These creative blocks apply most directly to writers; novelists, screenwriters, tv writers, non-fiction and other writers. However, they can apply to any creative projects; songs, musicals, art projects, graphic novels, acting showcases, pottery, architecture or painting projects.
I do psychotherapy and career coaching with all kinds of creative professionals. Similar blocks exist for different jobs and similar “fixes” can be helpful. For more information, click here.
1. You can’t come up with an idea.
This is easier to deal with than execution blocks. Where do writers go for ideas? Everywhere. Newspapers, magazines, your friend’s lives, an autobiographical incident. True stories, (Argo, 12 Years A Slave, The King’s Speech)
Try writing exercises, think of an interesting character and write a scene, see if it suggests a story. What happens to the Sandra Bullock character after Gravity. Before Gravity? Tv shows, Law & Order, Criminal Minds, real life forensic shows, other movies, graphic novels, comic books. Do a classic play play with teenagers. Get yourself thinking, and writing ideas down.
2. You have a ton of ideas, but can’t commit to any of them, and when you try, they peter out.
The good news; many of these ideas might make a short or a tv show. If you don’t get anywhere, its often a sign that it may not be good for a movie. Try to outline them, but if it’s not coming, after a while, put it in the drawer. You’ve just been exercising that part of your brain that works on ideas, and now the pump is primed.
3. You have an outline but you can’t get through this one part of it.
Some writer’s ignore large portions of their outline, and use them as “jumping off points.” Some writers stick slavishly to the outline. Forcing things to work is usually a bad sign. Great ideas kind of have a flow to them. Some movies get written in a week, like Taxi Driver.
For comedies, make sure the scenes are inherently funny, and each character has a funny attitude about it. Then you can almost improvise the script. Sometimes you need to FOLLOW the characters, don’t force them You may need to veer off the outline. Follow the logic, follow the characters. What are the themes running through your story? Pick a direction that will allow you to expound on the theme.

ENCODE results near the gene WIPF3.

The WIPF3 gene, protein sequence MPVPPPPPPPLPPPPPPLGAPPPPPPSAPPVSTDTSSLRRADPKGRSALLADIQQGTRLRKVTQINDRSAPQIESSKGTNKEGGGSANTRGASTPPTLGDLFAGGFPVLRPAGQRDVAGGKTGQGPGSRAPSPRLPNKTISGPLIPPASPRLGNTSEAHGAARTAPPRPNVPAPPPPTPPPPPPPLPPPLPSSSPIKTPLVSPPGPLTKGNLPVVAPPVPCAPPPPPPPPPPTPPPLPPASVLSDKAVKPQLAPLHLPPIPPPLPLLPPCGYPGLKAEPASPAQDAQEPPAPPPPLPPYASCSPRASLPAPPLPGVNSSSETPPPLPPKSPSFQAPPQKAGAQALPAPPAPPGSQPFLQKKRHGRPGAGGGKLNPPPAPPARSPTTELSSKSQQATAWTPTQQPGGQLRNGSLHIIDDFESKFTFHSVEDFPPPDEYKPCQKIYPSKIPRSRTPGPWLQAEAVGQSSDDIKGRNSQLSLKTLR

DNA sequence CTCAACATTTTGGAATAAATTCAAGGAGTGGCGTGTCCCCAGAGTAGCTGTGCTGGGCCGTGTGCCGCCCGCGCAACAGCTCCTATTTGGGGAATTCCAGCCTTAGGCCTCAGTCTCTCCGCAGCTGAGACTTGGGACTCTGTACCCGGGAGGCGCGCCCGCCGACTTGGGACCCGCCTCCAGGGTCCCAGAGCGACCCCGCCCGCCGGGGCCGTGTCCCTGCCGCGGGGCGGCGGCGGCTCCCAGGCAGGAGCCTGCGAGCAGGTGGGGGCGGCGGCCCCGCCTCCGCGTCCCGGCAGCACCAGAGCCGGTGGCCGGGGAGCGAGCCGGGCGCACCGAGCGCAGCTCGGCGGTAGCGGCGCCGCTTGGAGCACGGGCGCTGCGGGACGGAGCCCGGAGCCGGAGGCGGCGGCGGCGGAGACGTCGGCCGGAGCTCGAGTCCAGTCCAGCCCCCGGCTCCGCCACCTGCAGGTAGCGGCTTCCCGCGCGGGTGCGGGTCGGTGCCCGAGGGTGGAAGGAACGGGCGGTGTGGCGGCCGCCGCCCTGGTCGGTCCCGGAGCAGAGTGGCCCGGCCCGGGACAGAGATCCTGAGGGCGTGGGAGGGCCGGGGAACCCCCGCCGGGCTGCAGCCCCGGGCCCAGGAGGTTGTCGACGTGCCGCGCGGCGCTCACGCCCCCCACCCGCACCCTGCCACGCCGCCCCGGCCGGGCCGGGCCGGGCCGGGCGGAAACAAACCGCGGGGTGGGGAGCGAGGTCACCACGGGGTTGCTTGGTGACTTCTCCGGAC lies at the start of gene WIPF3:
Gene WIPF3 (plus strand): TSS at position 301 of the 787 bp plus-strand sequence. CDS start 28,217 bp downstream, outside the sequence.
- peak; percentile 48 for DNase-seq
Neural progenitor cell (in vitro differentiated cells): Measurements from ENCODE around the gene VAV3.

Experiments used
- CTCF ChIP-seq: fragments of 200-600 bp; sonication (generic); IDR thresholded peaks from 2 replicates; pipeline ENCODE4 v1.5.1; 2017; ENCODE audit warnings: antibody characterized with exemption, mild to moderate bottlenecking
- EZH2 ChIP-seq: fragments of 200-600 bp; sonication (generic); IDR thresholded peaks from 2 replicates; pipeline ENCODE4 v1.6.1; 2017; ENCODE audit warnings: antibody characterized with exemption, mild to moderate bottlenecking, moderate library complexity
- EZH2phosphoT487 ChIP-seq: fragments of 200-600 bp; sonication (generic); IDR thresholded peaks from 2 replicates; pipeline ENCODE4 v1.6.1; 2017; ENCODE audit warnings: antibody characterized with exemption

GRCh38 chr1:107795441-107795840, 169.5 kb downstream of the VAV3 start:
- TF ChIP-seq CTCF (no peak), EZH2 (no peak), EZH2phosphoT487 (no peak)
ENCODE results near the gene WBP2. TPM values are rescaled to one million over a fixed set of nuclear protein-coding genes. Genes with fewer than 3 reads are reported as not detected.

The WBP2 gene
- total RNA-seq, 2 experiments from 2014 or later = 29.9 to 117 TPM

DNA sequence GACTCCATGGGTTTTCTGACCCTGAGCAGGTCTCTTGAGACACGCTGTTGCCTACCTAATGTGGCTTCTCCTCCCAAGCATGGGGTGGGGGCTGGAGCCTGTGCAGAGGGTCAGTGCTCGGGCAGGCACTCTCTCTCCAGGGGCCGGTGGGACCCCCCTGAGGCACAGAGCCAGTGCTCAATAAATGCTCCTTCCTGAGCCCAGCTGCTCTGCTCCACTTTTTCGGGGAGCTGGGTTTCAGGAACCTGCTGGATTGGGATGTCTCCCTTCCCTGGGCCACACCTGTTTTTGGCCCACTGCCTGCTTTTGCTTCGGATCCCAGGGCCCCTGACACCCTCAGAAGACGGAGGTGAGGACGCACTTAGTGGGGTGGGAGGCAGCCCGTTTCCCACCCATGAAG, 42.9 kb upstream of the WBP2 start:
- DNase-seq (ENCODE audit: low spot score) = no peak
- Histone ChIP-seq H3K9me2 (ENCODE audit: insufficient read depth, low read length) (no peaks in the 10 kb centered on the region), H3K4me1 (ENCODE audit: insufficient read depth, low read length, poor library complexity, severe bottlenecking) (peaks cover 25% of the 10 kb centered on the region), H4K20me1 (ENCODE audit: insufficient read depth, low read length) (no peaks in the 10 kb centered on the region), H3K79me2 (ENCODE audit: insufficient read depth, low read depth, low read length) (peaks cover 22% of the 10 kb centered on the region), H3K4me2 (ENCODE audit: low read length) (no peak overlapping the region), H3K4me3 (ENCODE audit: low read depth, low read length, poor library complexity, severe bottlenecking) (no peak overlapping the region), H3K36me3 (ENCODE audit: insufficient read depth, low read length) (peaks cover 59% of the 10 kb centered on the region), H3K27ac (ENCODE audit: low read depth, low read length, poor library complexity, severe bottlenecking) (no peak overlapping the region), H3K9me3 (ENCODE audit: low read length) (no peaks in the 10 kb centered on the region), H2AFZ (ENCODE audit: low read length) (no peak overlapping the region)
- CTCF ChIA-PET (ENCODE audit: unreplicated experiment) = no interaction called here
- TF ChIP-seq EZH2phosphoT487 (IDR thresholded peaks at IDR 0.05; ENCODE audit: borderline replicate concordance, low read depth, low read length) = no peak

4. You’re stuck in the middle and have no idea what happens next.
The opposite of 3. Maybe you veered off the outline, and it’s useless. Maybe you never wrote an outline. Often, you get into the “Flow” and write 20 pages of great material. You knock off, go to sleep feeling this is in great shape. But the next morning, you’re blocked. The next step feels boring, you’re not sure it’s going to the great 3rd act you thought of.
One way: Go back and read the good stuff from the beginning, you might recapture the Flow. If that doesn’t happen you might need a break. Clear your head. Tomorrow it might all come together. Sometimes you have to abandon the great stuff, and go a different way. Or, try introducing a new character or plot twist
5. You have a terrible feeling your story took a wrong turn fifty pages back, and you’ve hit a dead end.
You’re just realizing that clever twist, was cool at the time, but it screws up the rest of your script. Think hard. Don’t give up 50 good pages if you don’t have to. After a couple of days, you might have to bite the bullet.
You can keep writing to the end, but start where you should be now. Then you rewrite the good stuff later. Rewind partially, think about how you could maybe keep half, and get back on track. Not quite so painful. Or try to discard your 50 pages and do a complete rewind.
Next week blocks 6 -10 will be discussed. For help with any creative problems, especially involving a Hollywood career, feel free to click here, to take advantage of my 20 minute free phone consult.